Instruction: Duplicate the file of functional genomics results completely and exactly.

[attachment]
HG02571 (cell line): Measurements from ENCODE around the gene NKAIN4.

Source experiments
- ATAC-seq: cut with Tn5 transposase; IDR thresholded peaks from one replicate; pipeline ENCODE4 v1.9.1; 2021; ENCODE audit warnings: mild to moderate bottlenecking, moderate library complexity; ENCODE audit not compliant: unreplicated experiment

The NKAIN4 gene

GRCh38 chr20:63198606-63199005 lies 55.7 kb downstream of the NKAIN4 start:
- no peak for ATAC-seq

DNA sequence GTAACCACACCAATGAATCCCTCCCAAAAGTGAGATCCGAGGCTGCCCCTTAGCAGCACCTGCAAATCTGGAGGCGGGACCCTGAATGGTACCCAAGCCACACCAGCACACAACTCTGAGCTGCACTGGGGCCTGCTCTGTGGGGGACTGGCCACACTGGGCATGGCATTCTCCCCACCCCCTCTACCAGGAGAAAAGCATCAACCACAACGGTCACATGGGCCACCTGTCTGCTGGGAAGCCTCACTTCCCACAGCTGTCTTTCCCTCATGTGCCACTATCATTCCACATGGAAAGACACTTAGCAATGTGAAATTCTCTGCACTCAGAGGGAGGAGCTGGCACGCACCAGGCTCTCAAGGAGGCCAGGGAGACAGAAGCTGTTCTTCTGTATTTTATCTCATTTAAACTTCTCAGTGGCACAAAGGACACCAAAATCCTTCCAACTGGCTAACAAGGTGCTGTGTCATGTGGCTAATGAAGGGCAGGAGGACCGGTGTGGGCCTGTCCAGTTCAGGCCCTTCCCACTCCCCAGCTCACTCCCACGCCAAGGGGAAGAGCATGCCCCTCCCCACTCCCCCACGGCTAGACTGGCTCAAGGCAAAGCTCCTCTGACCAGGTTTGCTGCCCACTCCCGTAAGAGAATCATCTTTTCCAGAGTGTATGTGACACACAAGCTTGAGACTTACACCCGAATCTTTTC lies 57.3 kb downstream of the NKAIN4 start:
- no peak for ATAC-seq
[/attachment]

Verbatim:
HG02571 (cell line): Measurements from ENCODE around the gene NKAIN4.

Source experiments
- ATAC-seq: cut with Tn5 transposase; IDR thresholded peaks from one replicate; pipeline ENCODE4 v1.9.1; 2021; ENCODE audit warnings: mild to moderate bottlenecking, moderate library complexity; ENCODE audit not compliant: unreplicated experiment

The NKAIN4 gene

GRCh38 chr20:63198606-63199005 lies 55.7 kb downstream of the NKAIN4 start:
- no peak for ATAC-seq

DNA sequence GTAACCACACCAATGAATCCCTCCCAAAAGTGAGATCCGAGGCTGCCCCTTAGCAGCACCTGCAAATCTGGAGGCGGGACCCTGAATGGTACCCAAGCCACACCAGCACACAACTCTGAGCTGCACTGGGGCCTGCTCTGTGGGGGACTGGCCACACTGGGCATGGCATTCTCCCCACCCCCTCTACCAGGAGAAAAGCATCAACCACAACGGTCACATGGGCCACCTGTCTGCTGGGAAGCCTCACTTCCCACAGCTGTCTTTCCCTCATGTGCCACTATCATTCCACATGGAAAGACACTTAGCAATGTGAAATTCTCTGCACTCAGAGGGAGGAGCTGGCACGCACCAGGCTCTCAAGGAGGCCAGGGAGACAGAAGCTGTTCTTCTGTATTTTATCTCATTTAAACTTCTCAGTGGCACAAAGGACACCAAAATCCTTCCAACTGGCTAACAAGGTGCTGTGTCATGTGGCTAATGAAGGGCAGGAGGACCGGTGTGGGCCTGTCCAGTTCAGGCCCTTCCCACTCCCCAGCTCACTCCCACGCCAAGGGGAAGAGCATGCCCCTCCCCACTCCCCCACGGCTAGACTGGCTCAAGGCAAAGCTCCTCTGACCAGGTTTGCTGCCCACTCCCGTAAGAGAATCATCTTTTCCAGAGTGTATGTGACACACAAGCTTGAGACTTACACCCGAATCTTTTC lies 57.3 kb downstream of the NKAIN4 start:
- no peak for ATAC-seq